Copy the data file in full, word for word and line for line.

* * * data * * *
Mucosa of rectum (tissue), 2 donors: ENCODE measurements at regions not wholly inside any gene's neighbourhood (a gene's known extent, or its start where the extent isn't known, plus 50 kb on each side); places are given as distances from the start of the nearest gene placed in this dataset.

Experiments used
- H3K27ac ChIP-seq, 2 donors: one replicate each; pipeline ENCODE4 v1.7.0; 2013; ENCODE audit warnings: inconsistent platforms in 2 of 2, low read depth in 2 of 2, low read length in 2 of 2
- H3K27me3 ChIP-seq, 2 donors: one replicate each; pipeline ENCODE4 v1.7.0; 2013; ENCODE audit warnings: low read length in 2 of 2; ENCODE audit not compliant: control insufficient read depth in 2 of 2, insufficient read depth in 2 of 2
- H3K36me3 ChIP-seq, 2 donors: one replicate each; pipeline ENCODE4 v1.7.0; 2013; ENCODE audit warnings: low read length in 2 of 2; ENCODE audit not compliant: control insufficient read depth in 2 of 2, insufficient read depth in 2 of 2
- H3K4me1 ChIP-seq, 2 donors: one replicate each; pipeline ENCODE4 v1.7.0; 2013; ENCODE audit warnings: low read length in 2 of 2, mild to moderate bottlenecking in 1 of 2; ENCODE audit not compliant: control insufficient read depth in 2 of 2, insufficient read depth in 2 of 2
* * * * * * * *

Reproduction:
Mucosa of rectum (tissue), 2 donors: ENCODE measurements at regions not wholly inside any gene's neighbourhood (a gene's known extent, or its start where the extent isn't known, plus 50 kb on each side); places are given as distances from the start of the nearest gene placed in this dataset.

Experiments used
- H3K27ac ChIP-seq, 2 donors: one replicate each; pipeline ENCODE4 v1.7.0; 2013; ENCODE audit warnings: inconsistent platforms in 2 of 2, low read depth in 2 of 2, low read length in 2 of 2
- H3K27me3 ChIP-seq, 2 donors: one replicate each; pipeline ENCODE4 v1.7.0; 2013; ENCODE audit warnings: low read length in 2 of 2; ENCODE audit not compliant: control insufficient read depth in 2 of 2, insufficient read depth in 2 of 2
- H3K36me3 ChIP-seq, 2 donors: one replicate each; pipeline ENCODE4 v1.7.0; 2013; ENCODE audit warnings: low read length in 2 of 2; ENCODE audit not compliant: control insufficient read depth in 2 of 2, insufficient read depth in 2 of 2
- H3K4me1 ChIP-seq, 2 donors: one replicate each; pipeline ENCODE4 v1.7.0; 2013; ENCODE audit warnings: low read length in 2 of 2, mild to moderate bottlenecking in 1 of 2; ENCODE audit not compliant: control insufficient read depth in 2 of 2, insufficient read depth in 2 of 2